Cardinal Ladaria’s letter includes statements that are not self-evidently clear, in part because they seem inconsistent with what the congregation he heads taught in its 2002 “Doctrinal Note,” entitled The Participation of Catholics in Political Life.
The Second Vatican Council’s Pastoral Constitution on the Church in the Modern World (often referenced by its Latin title, Gaudium et Spes) is typically regarded as the most “progressive” of the 16 documents of Vatican II: the conciliar text that bespoke a new Catholic embrace of modernity while aligning the Church with liberal democratic political forces throughout the world.
Is ours a secular world? Or is it a world that’s traded authentic religion for a modern form of idolatry — one that’s corrupting our politics because it displaces reason with the kind of existential dread the ancient Canaanites once felt about Moloch?
Unfortunately forgotten in most U.S. Catholic circles today, Cardinal Albert Gregory Meyer, archbishop of Milwaukee from 1953 to 1958 and archbishop of Chicago from 1958 to 1965, was one of the country’s leading churchmen in the mid-20th century.
Hans Küng certainly had talent. His doctoral dissertation on Karl Barth, arguably the greatest of 20th-century Protestant theologians, became a pioneering book in ecumenical theology.
The Paschal Triduum this year seemed like a return from exile: Holy Thursday’s Evening Mass of the Lord’s Supper, in church; Good Friday’s Commemoration of the Lord’s Passion, in church; Saturday evening’s Easter Vigil,in church — what a blessing.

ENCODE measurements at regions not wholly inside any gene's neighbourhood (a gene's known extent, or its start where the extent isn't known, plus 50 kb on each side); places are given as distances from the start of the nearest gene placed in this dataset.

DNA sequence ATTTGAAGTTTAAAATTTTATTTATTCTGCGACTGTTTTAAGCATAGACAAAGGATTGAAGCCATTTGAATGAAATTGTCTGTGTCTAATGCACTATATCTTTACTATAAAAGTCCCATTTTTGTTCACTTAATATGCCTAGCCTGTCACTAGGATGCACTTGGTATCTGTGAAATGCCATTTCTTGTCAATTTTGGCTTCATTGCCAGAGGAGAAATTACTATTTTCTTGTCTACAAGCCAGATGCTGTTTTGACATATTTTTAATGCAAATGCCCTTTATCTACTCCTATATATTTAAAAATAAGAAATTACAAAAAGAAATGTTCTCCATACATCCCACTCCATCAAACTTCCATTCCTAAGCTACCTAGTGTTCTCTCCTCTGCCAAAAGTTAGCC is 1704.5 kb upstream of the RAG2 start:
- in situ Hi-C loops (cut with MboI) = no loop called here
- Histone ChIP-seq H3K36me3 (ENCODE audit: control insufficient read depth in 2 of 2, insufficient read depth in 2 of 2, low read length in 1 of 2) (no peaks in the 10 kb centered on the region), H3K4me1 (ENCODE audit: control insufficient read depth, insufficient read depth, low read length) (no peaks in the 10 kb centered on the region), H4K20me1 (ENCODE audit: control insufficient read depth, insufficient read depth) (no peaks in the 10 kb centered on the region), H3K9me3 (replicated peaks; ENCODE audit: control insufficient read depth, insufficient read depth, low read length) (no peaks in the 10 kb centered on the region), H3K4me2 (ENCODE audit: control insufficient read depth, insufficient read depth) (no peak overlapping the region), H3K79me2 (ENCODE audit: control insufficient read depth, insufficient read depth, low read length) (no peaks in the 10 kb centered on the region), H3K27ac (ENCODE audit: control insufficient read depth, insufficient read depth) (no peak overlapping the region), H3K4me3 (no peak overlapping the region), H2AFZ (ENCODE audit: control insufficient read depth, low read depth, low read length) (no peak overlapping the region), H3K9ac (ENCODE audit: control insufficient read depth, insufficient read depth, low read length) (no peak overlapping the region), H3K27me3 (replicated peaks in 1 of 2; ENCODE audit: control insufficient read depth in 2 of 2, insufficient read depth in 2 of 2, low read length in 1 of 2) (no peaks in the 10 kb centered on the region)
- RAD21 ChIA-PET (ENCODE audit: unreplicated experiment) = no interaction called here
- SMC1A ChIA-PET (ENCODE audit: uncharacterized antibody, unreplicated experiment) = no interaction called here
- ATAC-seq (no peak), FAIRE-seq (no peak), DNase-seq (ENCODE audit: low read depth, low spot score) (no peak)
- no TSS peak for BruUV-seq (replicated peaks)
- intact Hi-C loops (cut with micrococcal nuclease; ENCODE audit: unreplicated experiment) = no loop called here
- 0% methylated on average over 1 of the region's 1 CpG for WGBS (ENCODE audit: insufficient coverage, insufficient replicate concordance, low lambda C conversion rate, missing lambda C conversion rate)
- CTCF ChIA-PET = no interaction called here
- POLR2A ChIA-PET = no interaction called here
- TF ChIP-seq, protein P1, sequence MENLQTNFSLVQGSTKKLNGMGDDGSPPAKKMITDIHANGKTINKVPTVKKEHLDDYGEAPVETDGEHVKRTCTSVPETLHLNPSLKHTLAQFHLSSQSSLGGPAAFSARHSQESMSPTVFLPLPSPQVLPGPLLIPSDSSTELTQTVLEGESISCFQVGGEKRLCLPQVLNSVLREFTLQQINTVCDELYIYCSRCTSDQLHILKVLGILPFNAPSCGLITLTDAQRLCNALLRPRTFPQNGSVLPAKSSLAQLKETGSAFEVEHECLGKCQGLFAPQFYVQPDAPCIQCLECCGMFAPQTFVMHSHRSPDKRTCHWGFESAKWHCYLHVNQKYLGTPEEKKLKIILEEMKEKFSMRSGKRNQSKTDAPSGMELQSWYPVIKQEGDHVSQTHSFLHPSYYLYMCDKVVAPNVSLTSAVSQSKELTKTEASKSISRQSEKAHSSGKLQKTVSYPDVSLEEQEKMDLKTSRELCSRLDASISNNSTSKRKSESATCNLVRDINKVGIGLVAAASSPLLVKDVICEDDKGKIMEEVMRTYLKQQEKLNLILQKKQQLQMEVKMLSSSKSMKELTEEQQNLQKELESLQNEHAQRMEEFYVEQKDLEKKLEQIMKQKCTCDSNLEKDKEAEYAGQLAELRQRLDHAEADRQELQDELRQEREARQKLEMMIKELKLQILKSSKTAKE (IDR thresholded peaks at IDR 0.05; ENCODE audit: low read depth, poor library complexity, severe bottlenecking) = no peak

Ten years ago last month, the Synod of the Ukrainian Greek Catholic Church took a striking decision: it elected its youngest member, 40-year-old Bishop Sviatoslav Shevchuk, as leader of the largest of the eastern Catholic Churches, a choice confirmed by Pope Benedict XVI.
Let me adapt to recent circumstances a thought-experiment theologian Hans Urs von Balthasar proposed decades ago: Imagine that a friend contracts a severe case of COVID-19 and medicine can do no more for him. The doctors inform his widowed mother and us, so we gather with her for the final scene in the drama of this life. The ventilator is removed; the man grows weaker from lack of breath and whispers his final farewells. We hear the death-rattle. Then he expires and takes on the pallor of death.
There is no need to belabor the awfulness of the year of lockdowns, shutdowns, and other downers that began in mid-March 2020. Among the failures that will bear serious scrutiny going forward are those of inept local governments.
On February 25, 2021, the U.S. House of Representatives could have addressed any number of pressing issues. The nation was in its 11th month of a pandemic that had already caused enormous economic and social dislocation. Schools remained closed as evidence mounted that online learning was disserving vulnerable poor children. Civil unrest continued in cities whose local governments refused to maintain public order.